google books

The result for page 107 reveals the limitation of Google Books. Because the book is still under copyright, Google Books is only able to reproduce a portion of the complete text online. Google Books is kind enough to tell me that one of my search results is on page 107, but it won’t let me read the full page. No matter, I have a copy of the book on my shelf and can easily turn to that page to read the passage in context. Sure enough, Morton briefly discusses the discrimination felt by Italian families. Because Morton’s book has an index though, the text search probably didn’t save me as much time as with Morris’ text, but Mike Del Vecchio and Josh MacFadyen wrote a great blog post a few years ago about creating a personal library in Google Books so that instead of searching one text, you can search your own personal research corpus for a particular passage or keyword.

But what if you are looking through for something in a text that does not have an index, is not on the internet archive, and Google Books only offers a few snippets of text? This was the case a few months ago when I was writing about Scottish diaspora in Australia and New Zealand. I knew that the 5th Battalion of the Australian Imperial Force had a strong Scottish component and I also knew that the AIF discouraged expressions of Scottish identity through official accoutrements such as adopting a kilted uniform. I was hoping that the 5th Battalion’s history would tell me more about how Scottish members of the 5th Battalion displayed their common ancestry but Google Books only offered a few snippets of the book.


The HathiTrust is the next best available tool. The HathiTrust actually works in partnership with Google Books. All the text digitized by Google Books is compiled into the digital library of the HathiTrust, which is entirely word-searchable but, because of copyright laws, offers only limited access to the public. Just like Google Books, the HathiTrust won’t let you peer into a book it will let you do a key-word search and give you the resulting page numbers. It’s less than ideal, but as long as you can get your hands on a hard copy of the text, you can follow the HathiTrust search results as you would an index.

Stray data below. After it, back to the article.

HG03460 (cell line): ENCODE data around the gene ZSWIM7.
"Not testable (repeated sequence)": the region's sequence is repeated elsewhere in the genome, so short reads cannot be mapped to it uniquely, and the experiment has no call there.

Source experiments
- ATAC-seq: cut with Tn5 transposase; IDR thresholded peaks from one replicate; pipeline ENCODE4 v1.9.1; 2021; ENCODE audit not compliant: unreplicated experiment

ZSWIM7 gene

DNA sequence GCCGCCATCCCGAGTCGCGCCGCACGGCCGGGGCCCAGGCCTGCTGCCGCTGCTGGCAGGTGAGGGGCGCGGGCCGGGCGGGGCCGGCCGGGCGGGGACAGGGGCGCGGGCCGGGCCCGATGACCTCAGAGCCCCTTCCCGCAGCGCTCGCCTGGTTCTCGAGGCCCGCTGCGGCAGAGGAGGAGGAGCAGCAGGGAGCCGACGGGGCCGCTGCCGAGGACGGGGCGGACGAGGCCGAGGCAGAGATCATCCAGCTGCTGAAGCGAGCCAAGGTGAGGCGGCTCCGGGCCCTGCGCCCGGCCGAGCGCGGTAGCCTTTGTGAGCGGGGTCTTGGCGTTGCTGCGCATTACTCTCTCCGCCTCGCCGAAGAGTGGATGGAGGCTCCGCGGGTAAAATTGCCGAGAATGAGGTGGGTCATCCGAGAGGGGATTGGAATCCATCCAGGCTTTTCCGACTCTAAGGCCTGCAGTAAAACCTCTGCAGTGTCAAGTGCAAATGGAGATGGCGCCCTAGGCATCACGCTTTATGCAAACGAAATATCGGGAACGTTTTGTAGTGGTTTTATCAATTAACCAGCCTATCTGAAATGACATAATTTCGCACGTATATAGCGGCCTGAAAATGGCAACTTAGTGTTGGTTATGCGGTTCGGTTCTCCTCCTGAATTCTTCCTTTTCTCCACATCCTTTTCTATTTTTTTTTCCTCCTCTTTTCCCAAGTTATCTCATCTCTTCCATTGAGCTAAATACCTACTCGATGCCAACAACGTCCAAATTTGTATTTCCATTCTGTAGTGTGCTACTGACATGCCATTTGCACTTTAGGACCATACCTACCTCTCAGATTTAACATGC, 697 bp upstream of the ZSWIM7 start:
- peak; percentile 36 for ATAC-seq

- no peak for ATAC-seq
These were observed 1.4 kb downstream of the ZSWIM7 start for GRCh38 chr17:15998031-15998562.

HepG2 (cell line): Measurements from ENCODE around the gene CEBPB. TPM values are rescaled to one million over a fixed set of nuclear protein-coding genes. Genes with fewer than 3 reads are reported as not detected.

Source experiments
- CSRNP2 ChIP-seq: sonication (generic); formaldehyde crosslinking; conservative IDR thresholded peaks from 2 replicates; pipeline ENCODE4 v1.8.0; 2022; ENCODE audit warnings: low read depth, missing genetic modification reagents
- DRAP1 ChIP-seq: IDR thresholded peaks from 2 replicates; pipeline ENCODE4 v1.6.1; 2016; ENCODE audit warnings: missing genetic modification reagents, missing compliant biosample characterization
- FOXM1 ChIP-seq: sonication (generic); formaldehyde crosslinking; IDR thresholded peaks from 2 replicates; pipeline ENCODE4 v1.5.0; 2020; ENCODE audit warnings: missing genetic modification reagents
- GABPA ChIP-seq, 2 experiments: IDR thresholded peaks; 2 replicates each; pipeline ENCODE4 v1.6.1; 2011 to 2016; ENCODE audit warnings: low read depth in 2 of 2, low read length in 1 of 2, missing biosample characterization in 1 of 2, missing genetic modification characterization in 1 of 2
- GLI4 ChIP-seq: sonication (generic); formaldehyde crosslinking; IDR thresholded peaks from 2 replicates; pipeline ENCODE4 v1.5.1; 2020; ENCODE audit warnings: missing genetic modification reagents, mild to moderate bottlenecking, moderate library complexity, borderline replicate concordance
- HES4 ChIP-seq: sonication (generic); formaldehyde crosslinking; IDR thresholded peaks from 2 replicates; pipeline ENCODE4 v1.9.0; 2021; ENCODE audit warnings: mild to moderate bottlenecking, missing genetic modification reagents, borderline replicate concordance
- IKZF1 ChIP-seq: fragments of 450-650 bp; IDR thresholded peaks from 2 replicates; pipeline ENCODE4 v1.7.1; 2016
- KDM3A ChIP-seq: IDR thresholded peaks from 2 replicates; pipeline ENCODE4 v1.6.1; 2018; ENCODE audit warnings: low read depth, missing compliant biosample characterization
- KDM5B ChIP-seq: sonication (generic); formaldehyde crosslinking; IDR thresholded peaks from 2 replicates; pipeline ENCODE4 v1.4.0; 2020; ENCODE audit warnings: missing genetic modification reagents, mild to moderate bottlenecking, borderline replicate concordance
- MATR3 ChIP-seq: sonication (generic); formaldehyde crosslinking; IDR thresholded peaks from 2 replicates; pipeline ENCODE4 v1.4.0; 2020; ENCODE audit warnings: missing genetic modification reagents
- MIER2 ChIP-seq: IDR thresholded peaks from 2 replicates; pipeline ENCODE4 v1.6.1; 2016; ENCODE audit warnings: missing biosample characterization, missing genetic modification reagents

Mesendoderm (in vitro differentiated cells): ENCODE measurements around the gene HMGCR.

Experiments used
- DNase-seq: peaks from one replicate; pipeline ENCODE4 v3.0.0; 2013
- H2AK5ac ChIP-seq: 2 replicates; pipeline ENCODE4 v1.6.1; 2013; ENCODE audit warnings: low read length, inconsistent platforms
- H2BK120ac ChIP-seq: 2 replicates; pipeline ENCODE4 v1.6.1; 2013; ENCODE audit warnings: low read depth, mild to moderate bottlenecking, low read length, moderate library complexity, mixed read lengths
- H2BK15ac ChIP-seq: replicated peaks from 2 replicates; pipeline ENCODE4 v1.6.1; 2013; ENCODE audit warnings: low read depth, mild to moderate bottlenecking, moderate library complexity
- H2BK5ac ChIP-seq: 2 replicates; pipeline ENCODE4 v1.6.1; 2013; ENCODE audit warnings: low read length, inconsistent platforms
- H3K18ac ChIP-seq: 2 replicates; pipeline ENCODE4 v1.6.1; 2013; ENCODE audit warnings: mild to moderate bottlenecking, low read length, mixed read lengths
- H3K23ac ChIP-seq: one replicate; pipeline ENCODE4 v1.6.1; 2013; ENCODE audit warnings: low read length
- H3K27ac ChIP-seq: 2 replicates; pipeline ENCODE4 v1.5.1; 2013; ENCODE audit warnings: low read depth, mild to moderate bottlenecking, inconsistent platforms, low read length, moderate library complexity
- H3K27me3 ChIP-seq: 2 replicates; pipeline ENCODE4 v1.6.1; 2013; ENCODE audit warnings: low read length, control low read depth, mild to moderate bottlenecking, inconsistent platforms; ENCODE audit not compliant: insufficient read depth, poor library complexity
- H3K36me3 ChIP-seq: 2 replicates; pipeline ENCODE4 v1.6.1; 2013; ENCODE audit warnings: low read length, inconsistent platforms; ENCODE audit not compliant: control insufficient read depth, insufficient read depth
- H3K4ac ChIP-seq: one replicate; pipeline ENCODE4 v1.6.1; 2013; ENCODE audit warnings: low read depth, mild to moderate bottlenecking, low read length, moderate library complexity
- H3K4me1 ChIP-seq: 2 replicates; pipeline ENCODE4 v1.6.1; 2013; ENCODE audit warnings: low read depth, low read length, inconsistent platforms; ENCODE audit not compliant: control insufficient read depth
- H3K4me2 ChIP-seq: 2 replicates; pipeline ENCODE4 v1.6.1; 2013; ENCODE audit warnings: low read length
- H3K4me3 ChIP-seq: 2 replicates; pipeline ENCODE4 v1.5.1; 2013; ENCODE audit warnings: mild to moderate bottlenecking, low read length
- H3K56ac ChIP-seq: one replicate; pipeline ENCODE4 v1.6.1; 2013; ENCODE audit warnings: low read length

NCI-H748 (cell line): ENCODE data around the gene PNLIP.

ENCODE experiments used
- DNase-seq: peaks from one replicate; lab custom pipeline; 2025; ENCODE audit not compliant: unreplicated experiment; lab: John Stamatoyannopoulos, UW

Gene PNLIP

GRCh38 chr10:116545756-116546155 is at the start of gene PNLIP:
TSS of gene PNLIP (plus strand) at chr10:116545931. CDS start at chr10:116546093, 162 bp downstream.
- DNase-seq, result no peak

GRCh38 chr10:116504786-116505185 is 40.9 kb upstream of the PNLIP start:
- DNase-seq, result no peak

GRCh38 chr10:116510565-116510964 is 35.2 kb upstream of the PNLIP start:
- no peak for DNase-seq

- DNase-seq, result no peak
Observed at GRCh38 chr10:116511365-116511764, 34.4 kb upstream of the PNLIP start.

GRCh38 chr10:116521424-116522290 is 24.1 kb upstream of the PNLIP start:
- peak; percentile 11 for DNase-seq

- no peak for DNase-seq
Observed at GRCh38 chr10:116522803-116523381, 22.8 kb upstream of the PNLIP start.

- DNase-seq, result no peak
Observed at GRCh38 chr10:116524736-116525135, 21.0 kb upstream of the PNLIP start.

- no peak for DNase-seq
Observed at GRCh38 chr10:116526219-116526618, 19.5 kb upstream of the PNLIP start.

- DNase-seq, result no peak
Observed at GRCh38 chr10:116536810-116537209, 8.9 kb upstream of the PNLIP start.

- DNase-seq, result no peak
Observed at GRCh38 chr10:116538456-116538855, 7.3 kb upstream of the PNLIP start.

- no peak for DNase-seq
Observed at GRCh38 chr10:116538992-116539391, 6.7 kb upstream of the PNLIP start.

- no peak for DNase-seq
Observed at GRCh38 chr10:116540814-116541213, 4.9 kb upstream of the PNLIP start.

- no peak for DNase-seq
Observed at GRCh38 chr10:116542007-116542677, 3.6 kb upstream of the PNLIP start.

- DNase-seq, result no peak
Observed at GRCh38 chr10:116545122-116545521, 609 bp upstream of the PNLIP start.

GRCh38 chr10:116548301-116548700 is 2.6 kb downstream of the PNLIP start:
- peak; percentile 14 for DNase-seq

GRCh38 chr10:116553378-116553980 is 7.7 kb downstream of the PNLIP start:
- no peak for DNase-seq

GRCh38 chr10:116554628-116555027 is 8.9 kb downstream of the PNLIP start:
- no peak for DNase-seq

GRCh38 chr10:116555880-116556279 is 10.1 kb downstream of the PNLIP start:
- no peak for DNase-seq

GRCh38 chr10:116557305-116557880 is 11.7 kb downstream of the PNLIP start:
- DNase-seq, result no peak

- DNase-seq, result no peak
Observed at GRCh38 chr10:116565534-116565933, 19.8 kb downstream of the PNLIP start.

While I enjoyed reading through the history of the 5th Battalion, I was in a bit of a hurry to find those excerpts about Scottishness, so I threw a search term into HathiTrust and the engine told me exactly where to look:


Sure enough, I immediately found some great nuggets about Scottish identity in the 5th Battalion on those pages.

Certainly, this method is of limited use. Any keyword search of a digitzed text is going to depend on the quality of the OCR. When looking through printed primary sources that have been scanned and then OCR’d, a quick examination of the text should confirm whether or not the OCR is reliable enough to make a keyword search possible.

I also admit that I am not going to make any great discoveries with a keyword search of a single text. I usually rely on these methods when I have a pretty good idea of what I’m looking for and where I can find it, but, like everyone else, I would prefer to save some time. And that’s all I’m selling: an easy time-saving device that will usually work.